TOUL, a garrison town of north-eastern France, capital of an arrondissement in the department of Meurthe-et-Moselle, 21 m. W. of Nancy on the Eastern railway Pop. (1906), town 9523; commune, 13,663. Toul is situated in a plain on the left bank of the Moselle, which skirts the town on the S. and S. E., while on the N. it is bordered by the Marne-Rhine canal. It is principally important as being the centre of a great entrenched camp close to the German frontier. Immediately after the FrancoGerman War the whole system of frontier defence was revised, and of all the new fortresses of the Meuse and Moselle Toul is perhaps the most formidable. The works were begun in 1874 by the construction of four outlying forts north, north-east and south of the town, but these soon became merely an inner line of defence. The principal defences now lie much farther out on all sides. The west front of the new line of forts occupies a long line of high ground (the watershed of the Meuse and the Moselle), the north front, about 4 m. from Toul, is in undulating country, while facing towards Nancy and forming the chord of the arc which the Moselle describes from Fontenay below to Villey-le-Sec above, is the strong east front, the outlying works of which extend far to the east (Fort Frouard and other works about Nancy) and to the south-east (Pont St Vincent). The south front extends from the Moselle at Villey- leSec south-westwards till it meets the southern end of the west front on the high ground overlooking the Meuse valley. The fort at Pagny on the Meuse to the south-west may be considered an outwork of this line of defence. The perimeter of the Toul defences proper is nearly 30 m., and their mean distance from the town about 6 m. Northward, along the Meuse, Toul is connected with the fortress of Verdun by the " Meuse line " of barrier forts, the best known of which are Gironville, Liouville and Troyon. South of Toul the country was purposely left unfortified as far as Epinal (q.v.) and this region is known as the Trouee d'Epinal.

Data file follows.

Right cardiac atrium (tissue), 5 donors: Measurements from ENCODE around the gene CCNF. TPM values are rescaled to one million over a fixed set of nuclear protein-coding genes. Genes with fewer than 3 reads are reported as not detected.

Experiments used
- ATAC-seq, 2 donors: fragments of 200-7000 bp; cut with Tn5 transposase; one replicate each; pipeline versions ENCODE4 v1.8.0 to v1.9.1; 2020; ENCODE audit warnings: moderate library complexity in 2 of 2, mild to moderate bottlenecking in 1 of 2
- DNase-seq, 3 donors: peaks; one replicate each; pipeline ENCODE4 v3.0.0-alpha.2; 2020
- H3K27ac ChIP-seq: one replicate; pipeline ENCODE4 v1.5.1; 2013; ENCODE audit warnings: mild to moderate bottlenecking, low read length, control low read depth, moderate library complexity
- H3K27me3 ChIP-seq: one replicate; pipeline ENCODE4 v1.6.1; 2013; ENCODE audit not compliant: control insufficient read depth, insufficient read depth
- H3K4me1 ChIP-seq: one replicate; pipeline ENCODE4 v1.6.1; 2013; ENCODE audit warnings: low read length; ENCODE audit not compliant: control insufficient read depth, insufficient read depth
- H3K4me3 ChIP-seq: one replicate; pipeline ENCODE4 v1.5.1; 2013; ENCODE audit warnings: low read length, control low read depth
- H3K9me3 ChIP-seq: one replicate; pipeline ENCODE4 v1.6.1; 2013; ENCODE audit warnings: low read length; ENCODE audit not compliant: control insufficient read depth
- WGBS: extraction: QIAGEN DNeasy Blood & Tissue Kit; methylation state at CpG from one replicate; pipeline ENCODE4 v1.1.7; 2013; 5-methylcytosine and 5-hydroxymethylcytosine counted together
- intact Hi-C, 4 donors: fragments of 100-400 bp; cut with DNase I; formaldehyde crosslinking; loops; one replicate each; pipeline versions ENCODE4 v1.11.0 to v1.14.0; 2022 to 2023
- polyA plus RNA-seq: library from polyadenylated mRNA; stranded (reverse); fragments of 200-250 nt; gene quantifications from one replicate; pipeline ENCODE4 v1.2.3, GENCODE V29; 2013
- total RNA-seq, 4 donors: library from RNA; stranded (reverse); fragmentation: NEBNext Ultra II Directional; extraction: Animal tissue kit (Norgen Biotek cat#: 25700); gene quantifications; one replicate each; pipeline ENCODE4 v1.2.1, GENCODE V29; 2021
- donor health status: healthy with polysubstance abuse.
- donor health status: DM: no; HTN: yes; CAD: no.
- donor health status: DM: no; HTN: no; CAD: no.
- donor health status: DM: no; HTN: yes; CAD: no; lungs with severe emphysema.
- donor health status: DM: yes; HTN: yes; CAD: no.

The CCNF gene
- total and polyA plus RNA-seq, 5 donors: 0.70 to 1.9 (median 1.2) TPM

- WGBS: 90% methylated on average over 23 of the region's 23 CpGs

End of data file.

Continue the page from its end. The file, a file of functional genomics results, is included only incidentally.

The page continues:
The town itself forms an oval within a bastioned enceinte pierced by three gateways. It has two important churches. That of St Etienne (formerly a cathedral) has a choir and transept of the 13th century; the nave and aisles are of the 14th, and the facade, the finest part of the building, of the last half of the isth. The two western towers, which have no spires, reach a height of 246 ft. The two large lateral chapels of the nave are in the Renaissance style. The chief features of the interior are its stained glass and organ loft. South of the church there is a fine cloister of the end of the 13th century which was much damaged at the Revolution. The church of St Gengoult, which dates chiefly from the late 13th or early 14th century, has a facade of the 15th century and a cloister in the Flamboyant Gothic style of the 16th century. The h6 telde-ville occupies a building of the 18th century, once the episcopal palace, and contains the library and museum. Toul is the seat of a sub-prefect and has a tribunal of commerce and a communal college among its public institutions. The industries include the manufacture of porcelain; trade is in wine and brandy.
Toul (Tullum) is one of the oldest towns of France; originally capital of the Leuci, in the Belgic Confederation, it acquired great importance under the Romans. It was evangelized by St Mansuy in the latter half of the 4th century, and became one of the leading sees of north-east Gaul. After being sacked successively by Goths, Burgundians, Vandals and Huns, Toul was conquered by the Franks in 450. Under the Merovingians it was governed by counts, assisted by elective officers. The bishops became sovereign counts in the 10th century, holding only of the emperor, and for a period of 300 years (isth to 16th centuries) the citizens maintained a long struggle against them. Together with Verdun and Metz the town and its domain formed the territory of the Trois-Eveches. Toul was forced to yield for a time to the count of Vaudemont in the 12th century, and twice to the duke of Lorraine in the 15th, and was thrice devastated by the plague in the 16th century. Charles V. made a solemn entry into the town in 1 544, but in the following year, at the instance of the cardinal of Lorraine, it placed itself under the perpetual protection of the kings of France. Henry II. took possession of the Trois-Eveches in 1552, but the territory was not officially incorporated with France till 1648. Henry IV. was received in state in 1603, and in 1637 the parlement of Metz was transferred to Toul. In 1700 Vauban reconstructed the fortifications of the town. In 1790 the bishopric was suppressed and the diocese united to that of Nancy. Toul, which had then no modern defences, capitulated in 1870 after a bombardment of twelve days.
Note - this article incorporates content from Encyclopaedia Britannica, Eleventh Edition, (1910-1911)